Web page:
Quiet Quitting And The Myth Of Entrepreneurship

By Taryn Watts

The post-pandemic corporate landscape is a new, and in some ways, unrecognizable place. From the Great Resignation to the booming trend of “Quiet Quitting,” employees are expressing their dissatisfaction with their jobs and, increasingly, heading to the greener pastures of entrepreneurship. Sounds reasonable, right? Wouldn’t your ideal boss, in fact, be you?

The truth is, entrepreneurship is hard. It’s scary. It’s often all-consuming, and it’s not for everyone, which is why there’s such a high failure rate associated with entrepreneurship. It can be wildly fulfilling, creative, and meaningful, especially if it is passion-driven.  But it also comes with its challenges, and the boundaries between work and life often become blurred, especially if you are financially required to provide.

For most of us, entrepreneurship is not a viable solution for employment dissatisfaction. Far easier and more effective is introducing elements of coaching culture to corporate culture.

Three Steps to Building a Coaching Culture in the Workplace

1. Self-inquiry

Okay, you’re not happy with your job. But what is it that you don’t like about it? And what parts of it are actually pretty good? Ask yourself: “What are my core values?” Maybe you value family, so you want a job that allows for work-life balance. Maybe you value creative expression and wish for a job that was more artistic. Whatever it is, the first step to getting what you want is figuring out what you want.

2. Self-esteem

How much of your sense of your own value do you derive from your work? How much of your pleasure in life do you expect your work to provide? Part of having work-life boundaries is the limits you place on its importance in your life. One of the interesting things about the Quiet Quitting phenomenon is that it’s considered revolutionary to do only what is explicitly required. But why should it be? 

If you’re a habitual people-pleaser, you might be overvaluing your reputation as a team player, or someone who exceeds expectations. Clocking out at 5 pm, both physically and mentally, is not quitting, and it’s not revolutionary. It’s a way of giving your life as much space and importance as your job, and it gives you the chance to pursue your core values (from step one) on your own time. When your life is nourishing you in this way, you’ll find you can expect and need less from your job, and it shrinks to a reasonable size in proportion. 

3. Self-expression

After completing the internal work of steps one and two—learning what you like, what you want, and how you can take responsibility for how you feel about yourself and your job—it’s time to go external.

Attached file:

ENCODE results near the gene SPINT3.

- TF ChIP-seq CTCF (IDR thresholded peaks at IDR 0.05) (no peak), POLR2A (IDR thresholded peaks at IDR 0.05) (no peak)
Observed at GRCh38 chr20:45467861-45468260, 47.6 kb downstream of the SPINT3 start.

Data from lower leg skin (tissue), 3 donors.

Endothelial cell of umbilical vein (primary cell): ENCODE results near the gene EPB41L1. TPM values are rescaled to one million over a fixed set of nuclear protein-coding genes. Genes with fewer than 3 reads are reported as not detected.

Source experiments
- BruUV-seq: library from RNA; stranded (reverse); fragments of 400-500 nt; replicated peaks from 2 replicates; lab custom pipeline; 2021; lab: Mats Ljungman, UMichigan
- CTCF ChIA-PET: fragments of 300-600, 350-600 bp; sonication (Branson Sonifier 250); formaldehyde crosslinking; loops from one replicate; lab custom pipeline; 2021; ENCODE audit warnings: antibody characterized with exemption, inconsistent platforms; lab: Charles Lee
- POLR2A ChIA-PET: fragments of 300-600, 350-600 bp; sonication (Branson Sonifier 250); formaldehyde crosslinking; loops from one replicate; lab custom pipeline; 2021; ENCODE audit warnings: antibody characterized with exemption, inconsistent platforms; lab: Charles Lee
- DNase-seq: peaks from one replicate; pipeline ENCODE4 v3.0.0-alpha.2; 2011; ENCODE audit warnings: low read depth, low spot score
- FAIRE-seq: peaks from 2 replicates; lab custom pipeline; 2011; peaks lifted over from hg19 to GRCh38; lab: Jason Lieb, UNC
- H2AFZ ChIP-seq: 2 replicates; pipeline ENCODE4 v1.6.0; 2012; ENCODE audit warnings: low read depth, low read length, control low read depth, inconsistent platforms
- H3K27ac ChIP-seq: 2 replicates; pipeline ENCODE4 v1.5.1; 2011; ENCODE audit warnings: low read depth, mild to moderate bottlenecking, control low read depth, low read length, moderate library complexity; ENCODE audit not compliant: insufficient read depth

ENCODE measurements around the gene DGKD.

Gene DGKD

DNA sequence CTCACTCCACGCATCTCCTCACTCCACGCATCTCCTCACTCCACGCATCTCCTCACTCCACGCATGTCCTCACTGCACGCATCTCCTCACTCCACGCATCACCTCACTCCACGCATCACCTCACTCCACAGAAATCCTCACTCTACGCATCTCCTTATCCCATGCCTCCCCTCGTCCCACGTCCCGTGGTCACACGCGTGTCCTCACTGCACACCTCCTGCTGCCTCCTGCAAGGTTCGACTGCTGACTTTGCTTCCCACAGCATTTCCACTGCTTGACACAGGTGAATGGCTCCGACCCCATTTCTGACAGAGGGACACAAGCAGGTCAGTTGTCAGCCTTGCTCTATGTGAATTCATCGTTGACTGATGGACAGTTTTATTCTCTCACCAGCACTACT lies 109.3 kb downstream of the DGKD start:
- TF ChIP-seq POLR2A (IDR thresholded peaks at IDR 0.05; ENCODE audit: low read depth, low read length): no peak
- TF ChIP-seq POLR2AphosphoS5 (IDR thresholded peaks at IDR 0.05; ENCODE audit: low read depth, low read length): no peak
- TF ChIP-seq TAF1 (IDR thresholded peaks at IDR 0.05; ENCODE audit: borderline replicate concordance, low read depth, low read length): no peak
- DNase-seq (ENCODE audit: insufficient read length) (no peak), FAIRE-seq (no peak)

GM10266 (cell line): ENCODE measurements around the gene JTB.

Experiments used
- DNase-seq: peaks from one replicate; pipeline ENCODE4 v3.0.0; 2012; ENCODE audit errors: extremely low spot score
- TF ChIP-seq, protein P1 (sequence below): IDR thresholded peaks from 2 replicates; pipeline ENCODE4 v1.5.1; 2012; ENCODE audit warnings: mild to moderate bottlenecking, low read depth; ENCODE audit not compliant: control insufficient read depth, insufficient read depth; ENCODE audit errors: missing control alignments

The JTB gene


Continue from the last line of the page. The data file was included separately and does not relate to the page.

By now, you should have concrete goals in mind. Let’s consider the example of wanting more creative fulfillment in your job.  Coaching teaches us to have hard conversations by being able to articulate our “why.” In that spirit, schedule a meeting with your manager or your HR department and explain what it is that you’re looking for. Maybe there are tweaks that could be made to your job responsibilities that would allow you to use your artistic or imaginative talents. Feeling undervalued? Need mental health support? Once you’ve figured that out, you can ask for what you need. Unexpressed expectations are destined to remain unmet. 

As well as sharing what your desires and needs for the job are, this could also be a great chance to get clear about what they are expecting from you. If you decided better work-life balance would serve your values, communicate clear boundaries to those involved.  Then, be prepared to enforce those boundaries. Stop working at the end of the day, don’t check email after hours.  

So let’s ditch the false dichotomy that you’re either shackled to a thankless, soulless 9-5 or fuelled by the fire and freedom of entrepreneurship.  We have so much more authority and agency than we realize, if only we do the work of empowering ourselves. 

Taryn Watts, a Master Certified Coach and Founder of the Mind Rebel™ Academy, trains and supports world-class coaches around the globe, helping them to step into their life’s work. She is the creator of the revolutionary Mind Rebel™ Method, a simple yet powerful self-discovery framework that is transforming the way people coach, lead, and connect internationally. With Taryn, coaching isn’t about giving advice; it’s about helping others find their deepest truth within themselves. To learn more about how coach training makes better employees and better leaders, visit The Mind Rebel™ Academy.

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